Federal Court of Appeal quashes TransMountain pipeline construction approvals
Some Indigenous groups and environmentalists oppose $7.4B project
In a stunning blow, the Federal Court of Appeal has quashed approvals to build the Trans Mountain expansion project, but the federal government is determined to proceed with the pipeline.
Today’s ruling is a major victory for Indigenous groups and environmentalists opposed to the $7.4-billion project.
In the decision released Thursday, and written by Justice Eleanor Dawson, the court found the National Energy Board’s assessment of the project was so flawed that it should not have been relied on by the federal cabinet when it gave final approval to proceed in November 2016.
The certificate approving construction and operation of the project has been nullified, leaving the project in legal limbo until the energy regulator and the government reassess their approvals to satisfy the court’s demands.
In effect, the court has halted construction of the 1,150-kilometre project indefinitely.
Amid uncertainty, Kinder Morgan agreed to sell the existing pipeline and the expansion project to the federal government this spring. The company’s shareholders overwhelmingly approved the sale Thursday morning in Calgary in a previously scheduled vote held just after the court’s decision was released.
Now, the Liberal government is the owner of a proposed pipeline project that could be subject to years of further review.
Finance Minister Bill Morneau said the federal government is carefully reviewing the decision but is determined to proceed with the project, that he said, is in the best national interest and “critically important” for the economy.
“We are absolutely committed to moving ahead with this project,” he said at a news conference in Toronto. “What the decision today asked us to do is to respond promptly; gave us some direction on how we can do that in a way that is going to be efficient from a time standpoint. So we will be considering our next steps in light of that.”
Morneau said the Liberal government inherited a “flawed process” for reviewing the project.
He described the pipeline purchase as a good investment that will yield strong returns in years ahead, and that the deal to buy it will be finalized as early as Friday.
In its initial study of the project, the NEB found that the pipeline would not cause significant adverse environmental impacts.
But the court has determined that conclusion is flawed because it did not assess the impacts of marine shipping — increased tanker traffic that would result from the expanded pipeline — on the environment and southern resident killer whales in the waters around the line’s shipping terminal.
More consultation required
The appellate court also found that the federal government did not adequately, or meaningfully, consult with Indigenous people and hear out their concerns after the NEB issued its report recommending that cabinet approve the project.
The court has ordered the federal government redo its Phase 3 consultation.
“Only after that consultation is completed and any accommodation made can the project be put before the Governor in Council (cabinet) for approval,” the decision reads.
“The duty to consult was not adequately discharged in this case.”
Squamish Nation celebrates ruling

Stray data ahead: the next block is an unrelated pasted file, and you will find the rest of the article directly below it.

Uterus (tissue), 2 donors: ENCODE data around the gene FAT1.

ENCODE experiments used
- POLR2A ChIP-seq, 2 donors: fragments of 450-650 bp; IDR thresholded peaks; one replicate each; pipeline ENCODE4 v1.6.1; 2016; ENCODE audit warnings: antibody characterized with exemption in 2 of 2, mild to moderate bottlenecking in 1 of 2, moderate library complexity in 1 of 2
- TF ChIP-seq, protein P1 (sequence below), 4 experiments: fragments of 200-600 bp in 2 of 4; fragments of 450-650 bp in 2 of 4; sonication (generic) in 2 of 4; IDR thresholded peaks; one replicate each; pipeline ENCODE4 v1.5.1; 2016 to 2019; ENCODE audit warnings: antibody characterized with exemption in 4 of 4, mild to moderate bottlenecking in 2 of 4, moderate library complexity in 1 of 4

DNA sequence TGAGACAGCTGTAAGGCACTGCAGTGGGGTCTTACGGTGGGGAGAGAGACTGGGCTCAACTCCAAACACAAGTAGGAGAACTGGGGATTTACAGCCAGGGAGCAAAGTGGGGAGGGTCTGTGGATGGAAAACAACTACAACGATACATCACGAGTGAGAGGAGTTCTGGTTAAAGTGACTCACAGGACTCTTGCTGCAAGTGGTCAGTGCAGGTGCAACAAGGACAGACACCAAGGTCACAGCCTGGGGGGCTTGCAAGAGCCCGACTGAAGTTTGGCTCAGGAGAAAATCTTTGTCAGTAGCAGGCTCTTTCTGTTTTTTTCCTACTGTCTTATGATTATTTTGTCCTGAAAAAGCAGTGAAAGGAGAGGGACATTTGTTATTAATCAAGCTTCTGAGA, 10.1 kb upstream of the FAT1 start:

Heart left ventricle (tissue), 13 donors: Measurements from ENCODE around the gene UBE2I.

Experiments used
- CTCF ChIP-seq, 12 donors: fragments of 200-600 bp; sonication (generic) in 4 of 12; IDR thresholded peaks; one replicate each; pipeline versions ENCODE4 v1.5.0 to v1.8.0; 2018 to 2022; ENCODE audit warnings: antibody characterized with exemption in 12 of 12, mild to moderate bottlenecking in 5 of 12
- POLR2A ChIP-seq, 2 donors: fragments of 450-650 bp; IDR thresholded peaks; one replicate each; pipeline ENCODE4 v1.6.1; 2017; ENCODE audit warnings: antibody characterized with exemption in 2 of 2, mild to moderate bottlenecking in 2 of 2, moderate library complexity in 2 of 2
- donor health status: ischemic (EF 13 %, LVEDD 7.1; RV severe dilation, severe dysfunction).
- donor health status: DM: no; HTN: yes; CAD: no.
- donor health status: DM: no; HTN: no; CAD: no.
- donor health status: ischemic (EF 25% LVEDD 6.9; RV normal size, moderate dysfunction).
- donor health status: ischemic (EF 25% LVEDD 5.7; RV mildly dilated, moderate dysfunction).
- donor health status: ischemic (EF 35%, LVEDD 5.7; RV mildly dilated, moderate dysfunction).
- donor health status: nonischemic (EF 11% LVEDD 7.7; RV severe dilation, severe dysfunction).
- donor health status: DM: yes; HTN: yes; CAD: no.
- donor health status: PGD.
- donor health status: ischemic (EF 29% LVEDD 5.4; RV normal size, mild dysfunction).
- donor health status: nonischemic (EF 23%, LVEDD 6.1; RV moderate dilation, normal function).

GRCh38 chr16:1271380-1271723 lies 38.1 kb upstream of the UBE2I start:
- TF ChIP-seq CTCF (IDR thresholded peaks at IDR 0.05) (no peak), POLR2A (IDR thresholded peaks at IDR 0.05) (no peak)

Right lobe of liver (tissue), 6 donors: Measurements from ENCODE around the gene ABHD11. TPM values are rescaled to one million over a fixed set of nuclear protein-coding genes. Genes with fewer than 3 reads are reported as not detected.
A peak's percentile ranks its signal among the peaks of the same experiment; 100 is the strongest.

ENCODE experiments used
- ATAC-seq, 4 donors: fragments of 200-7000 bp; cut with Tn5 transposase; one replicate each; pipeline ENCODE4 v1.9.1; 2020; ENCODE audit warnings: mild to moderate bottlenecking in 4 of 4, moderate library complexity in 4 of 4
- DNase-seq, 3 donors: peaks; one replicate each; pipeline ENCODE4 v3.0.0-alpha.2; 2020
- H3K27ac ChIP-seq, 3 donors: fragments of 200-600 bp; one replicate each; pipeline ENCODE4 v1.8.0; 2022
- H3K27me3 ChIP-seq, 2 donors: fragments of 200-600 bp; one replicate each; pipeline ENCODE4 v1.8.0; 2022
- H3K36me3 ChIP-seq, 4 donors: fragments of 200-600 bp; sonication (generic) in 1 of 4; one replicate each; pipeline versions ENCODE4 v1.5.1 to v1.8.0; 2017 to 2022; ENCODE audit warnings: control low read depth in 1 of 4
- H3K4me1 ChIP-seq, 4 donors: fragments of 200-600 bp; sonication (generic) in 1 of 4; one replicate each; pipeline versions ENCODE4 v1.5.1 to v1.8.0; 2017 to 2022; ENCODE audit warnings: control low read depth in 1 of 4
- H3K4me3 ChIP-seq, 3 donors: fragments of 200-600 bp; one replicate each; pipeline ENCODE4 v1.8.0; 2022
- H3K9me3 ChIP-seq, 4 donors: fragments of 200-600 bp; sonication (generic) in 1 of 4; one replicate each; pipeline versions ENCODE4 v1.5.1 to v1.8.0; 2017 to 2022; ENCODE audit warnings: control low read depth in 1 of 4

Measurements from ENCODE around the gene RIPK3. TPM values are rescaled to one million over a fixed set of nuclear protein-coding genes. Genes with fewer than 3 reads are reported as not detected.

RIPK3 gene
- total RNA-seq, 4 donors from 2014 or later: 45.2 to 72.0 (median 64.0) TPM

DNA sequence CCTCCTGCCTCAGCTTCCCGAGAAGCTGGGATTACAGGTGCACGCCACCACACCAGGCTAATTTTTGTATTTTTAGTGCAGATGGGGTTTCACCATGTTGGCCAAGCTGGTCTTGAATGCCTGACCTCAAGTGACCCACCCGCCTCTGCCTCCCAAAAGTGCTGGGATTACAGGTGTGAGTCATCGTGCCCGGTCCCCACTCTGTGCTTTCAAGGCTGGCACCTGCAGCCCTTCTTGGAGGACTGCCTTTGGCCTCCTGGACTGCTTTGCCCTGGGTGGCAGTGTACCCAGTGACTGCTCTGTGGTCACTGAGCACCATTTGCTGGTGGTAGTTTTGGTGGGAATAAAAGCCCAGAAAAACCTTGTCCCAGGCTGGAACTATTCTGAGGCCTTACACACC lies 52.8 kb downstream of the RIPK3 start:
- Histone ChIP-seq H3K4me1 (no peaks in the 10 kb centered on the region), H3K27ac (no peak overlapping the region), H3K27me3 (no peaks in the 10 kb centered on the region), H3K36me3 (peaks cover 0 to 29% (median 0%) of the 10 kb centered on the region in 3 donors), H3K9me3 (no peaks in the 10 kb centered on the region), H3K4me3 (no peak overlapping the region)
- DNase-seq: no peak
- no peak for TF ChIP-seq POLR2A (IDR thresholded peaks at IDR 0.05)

Thus, the court is ordering cabinet to direct the NEB to reconsider its approval of the project and remedy some of the concerns raised by the court before cabinet can give the final go-ahead for construction.
Khelsilem, councillor and spokesperson for Squamish Nation in B.C., said many are feeling “elation and happiness and joy” with today’s ruling.
“This government played politics with our livelihood,” he said. “They did not behave honourably and the courts agreed every step of the way.”
Khelsilem said the consultation with First Nations was more like note-taking than meaningful consideration.
Other First Nations, however, expressed hope that the project would proceed, including the Whispering Pines First Nation near Kamloops, B.C., part of a contingent that supports the pipeline going ahead under Indigenous control and is trying to buy it.
Conservative Leader Andrew Scheer called today’s ruling “devastating” news for Canadian workers and taxpayers and a “complete indictment” of the Trudeau government’s efforts to get the project off the ground.
“Today’s development is further eroding the confidence in this Liberal government’s ability to get big projects built,” he said. “They either kill or cancel the projects based on ideology, or they mismanage and bungle them to the point where they’re in a very precarious position.”
NDP Leader Jagmeet Singh said the ruling shows the Liberals have failed to live up to their obligation to respectfully consult with Indigenous people. He said the government should stop construction and explore legal options to stop the sale of the project.
Just three days ago, the Trans Mountain Twitter account posted pictures of workers beginning construction of the pipeline expansion.
“Pipeline construction for the #TransMountain Expansion Project has officially begun! We celebrated the big milestone over the weekend, as crews kicked off construction in Central #Alberta,” the tweet read.
In a statement, Kinder Morgan confirmed construction will now stop.
“Trans Mountain is currently taking measures to suspend construction related activities on the Project in a safe and orderly manner,” the statement reads.
Posted on August 30, 2018, in Oil & Gas and tagged anti-pipeline resistance, Kinder Morgan, National Energy Board, Tar Sands, tar sands pipeline, Trans Mountain pipeline. Bookmark the permalink. Leave a comment.